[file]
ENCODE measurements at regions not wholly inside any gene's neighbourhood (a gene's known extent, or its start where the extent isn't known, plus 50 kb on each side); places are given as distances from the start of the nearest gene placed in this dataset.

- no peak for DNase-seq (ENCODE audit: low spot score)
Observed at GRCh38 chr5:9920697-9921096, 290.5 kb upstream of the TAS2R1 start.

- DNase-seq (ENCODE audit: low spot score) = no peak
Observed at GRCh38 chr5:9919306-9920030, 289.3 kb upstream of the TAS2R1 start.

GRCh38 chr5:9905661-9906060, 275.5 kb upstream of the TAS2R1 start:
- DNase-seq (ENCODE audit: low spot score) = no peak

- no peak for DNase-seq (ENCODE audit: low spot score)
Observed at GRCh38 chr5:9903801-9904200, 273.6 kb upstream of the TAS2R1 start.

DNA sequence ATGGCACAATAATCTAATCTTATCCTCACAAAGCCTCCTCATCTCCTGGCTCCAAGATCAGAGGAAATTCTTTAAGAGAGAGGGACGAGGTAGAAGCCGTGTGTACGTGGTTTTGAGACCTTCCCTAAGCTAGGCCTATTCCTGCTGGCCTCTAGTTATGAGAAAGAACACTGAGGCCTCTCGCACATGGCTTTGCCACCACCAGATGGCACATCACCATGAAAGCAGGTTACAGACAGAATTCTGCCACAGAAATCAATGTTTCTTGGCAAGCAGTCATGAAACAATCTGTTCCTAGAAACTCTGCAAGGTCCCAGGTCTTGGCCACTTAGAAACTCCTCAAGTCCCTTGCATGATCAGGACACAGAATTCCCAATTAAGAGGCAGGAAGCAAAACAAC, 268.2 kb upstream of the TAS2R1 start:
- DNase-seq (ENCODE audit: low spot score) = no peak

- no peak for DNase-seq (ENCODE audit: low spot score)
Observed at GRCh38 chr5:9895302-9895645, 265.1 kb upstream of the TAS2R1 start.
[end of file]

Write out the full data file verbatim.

ENCODE measurements at regions not wholly inside any gene's neighbourhood (a gene's known extent, or its start where the extent isn't known, plus 50 kb on each side); places are given as distances from the start of the nearest gene placed in this dataset.

- no peak for DNase-seq (ENCODE audit: low spot score)
Observed at GRCh38 chr5:9920697-9921096, 290.5 kb upstream of the TAS2R1 start.

- DNase-seq (ENCODE audit: low spot score) = no peak
Observed at GRCh38 chr5:9919306-9920030, 289.3 kb upstream of the TAS2R1 start.

GRCh38 chr5:9905661-9906060, 275.5 kb upstream of the TAS2R1 start:
- DNase-seq (ENCODE audit: low spot score) = no peak

- no peak for DNase-seq (ENCODE audit: low spot score)
Observed at GRCh38 chr5:9903801-9904200, 273.6 kb upstream of the TAS2R1 start.

DNA sequence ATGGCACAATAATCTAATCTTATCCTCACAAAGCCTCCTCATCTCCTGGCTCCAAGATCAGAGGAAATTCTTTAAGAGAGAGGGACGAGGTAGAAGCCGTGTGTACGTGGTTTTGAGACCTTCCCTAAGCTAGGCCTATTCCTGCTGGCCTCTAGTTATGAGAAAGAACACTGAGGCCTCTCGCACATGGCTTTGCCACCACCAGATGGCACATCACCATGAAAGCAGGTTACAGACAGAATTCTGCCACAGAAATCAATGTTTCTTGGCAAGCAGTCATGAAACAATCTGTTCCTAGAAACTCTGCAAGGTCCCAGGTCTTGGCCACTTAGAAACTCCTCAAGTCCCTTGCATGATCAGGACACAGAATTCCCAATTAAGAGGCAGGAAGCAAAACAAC, 268.2 kb upstream of the TAS2R1 start:
- DNase-seq (ENCODE audit: low spot score) = no peak

- no peak for DNase-seq (ENCODE audit: low spot score)
Observed at GRCh38 chr5:9895302-9895645, 265.1 kb upstream of the TAS2R1 start.